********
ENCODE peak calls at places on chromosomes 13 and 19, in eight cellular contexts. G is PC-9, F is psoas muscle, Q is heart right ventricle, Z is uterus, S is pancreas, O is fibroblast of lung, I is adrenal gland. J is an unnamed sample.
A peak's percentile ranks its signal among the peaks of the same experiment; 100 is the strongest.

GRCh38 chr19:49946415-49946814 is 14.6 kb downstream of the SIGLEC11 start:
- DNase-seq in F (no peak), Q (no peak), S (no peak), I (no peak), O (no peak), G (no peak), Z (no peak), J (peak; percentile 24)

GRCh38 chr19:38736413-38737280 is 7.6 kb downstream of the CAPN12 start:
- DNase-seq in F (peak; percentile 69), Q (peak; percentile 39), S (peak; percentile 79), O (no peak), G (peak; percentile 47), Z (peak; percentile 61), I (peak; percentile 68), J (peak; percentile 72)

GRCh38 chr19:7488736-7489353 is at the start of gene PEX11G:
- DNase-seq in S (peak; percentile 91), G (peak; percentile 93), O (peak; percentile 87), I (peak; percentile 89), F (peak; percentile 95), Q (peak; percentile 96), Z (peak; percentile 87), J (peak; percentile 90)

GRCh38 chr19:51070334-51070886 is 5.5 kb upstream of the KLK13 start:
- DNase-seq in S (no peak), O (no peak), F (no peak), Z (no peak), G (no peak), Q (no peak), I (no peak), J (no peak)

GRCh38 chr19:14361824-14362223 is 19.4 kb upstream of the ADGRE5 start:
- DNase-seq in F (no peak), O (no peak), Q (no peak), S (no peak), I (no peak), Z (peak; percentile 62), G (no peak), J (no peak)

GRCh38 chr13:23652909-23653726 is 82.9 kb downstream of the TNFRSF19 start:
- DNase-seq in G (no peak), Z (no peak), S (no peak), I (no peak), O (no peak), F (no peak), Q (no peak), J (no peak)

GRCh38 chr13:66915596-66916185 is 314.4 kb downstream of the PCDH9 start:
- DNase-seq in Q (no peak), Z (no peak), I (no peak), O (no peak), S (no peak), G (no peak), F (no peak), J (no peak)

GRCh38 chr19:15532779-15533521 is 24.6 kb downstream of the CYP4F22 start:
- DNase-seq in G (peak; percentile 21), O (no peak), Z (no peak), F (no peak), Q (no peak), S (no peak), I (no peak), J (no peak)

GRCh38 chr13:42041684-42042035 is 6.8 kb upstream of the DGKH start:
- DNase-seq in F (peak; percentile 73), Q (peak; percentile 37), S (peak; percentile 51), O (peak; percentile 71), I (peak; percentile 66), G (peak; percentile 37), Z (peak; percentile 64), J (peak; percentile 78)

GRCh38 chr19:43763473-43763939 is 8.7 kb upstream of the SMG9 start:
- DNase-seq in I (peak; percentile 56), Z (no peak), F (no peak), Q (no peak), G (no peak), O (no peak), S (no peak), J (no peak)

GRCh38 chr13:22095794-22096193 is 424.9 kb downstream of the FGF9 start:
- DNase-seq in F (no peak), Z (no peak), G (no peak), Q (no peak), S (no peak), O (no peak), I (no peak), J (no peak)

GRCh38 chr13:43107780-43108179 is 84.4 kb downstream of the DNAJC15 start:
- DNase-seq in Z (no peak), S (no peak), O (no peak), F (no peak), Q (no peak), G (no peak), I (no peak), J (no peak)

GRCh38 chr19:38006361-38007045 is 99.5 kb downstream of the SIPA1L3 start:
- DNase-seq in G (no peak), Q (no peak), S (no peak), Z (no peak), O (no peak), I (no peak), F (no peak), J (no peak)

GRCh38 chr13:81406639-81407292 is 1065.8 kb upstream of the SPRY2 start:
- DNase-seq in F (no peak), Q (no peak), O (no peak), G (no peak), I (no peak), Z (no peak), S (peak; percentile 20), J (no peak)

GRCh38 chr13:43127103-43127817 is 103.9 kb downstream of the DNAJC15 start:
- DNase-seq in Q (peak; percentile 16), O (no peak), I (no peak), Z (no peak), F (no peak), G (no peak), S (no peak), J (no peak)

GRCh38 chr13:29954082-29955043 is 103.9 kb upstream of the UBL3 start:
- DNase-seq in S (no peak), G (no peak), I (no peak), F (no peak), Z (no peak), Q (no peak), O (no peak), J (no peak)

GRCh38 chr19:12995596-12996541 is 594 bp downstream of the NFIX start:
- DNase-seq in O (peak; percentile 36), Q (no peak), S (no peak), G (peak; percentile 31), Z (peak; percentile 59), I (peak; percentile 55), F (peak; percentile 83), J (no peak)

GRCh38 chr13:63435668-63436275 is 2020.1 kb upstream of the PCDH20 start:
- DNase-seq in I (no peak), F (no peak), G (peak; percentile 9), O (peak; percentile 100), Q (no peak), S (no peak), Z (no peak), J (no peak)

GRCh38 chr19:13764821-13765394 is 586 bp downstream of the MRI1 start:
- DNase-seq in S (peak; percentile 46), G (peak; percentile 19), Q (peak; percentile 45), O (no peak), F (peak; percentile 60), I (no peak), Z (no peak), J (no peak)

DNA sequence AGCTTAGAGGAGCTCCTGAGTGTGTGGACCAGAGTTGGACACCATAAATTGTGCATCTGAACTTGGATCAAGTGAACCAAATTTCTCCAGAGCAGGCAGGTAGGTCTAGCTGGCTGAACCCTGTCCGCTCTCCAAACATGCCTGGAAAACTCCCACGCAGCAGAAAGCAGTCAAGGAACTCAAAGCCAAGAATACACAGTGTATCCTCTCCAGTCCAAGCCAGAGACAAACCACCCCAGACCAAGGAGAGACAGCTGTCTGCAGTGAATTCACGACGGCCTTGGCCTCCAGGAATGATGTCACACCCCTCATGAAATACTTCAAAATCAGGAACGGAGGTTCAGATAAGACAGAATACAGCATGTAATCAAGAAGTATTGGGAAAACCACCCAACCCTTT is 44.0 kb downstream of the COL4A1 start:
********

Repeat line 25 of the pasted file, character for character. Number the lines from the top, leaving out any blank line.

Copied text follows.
GRCh38 chr13:43107780-43108179 is 84.4 kb downstream of the DNAJC15 start: